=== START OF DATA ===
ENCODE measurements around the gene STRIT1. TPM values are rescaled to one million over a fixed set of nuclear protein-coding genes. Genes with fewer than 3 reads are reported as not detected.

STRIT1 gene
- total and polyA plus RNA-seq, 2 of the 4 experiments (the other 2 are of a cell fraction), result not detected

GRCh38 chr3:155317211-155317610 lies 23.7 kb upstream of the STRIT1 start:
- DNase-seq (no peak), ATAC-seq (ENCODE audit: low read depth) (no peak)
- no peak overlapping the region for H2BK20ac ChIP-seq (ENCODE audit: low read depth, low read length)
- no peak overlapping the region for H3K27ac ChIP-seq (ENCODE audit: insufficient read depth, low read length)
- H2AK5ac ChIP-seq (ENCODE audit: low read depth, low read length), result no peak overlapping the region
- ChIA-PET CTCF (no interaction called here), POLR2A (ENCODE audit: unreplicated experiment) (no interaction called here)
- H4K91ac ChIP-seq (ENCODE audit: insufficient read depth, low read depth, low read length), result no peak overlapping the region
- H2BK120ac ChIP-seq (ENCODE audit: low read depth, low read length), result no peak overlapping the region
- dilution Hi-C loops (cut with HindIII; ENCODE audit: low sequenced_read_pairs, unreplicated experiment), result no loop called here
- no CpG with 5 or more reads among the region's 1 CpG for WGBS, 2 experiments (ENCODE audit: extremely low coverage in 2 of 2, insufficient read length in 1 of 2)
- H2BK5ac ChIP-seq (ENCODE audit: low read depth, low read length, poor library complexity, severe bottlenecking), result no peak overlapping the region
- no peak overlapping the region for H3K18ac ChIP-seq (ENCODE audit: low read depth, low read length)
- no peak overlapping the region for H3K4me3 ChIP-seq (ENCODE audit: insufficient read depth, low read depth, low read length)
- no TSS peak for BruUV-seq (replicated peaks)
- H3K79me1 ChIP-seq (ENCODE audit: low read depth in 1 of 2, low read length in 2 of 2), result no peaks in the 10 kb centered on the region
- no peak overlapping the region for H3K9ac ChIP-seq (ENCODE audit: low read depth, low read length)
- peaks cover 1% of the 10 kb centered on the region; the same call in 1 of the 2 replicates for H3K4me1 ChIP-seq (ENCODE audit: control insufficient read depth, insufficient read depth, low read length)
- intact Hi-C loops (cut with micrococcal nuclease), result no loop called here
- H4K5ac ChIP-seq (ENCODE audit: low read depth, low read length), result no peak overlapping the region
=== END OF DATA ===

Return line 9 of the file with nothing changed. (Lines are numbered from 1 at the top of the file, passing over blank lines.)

- ChIA-PET CTCF (no interaction called here), POLR2A (ENCODE audit: unreplicated experiment) (no interaction called here)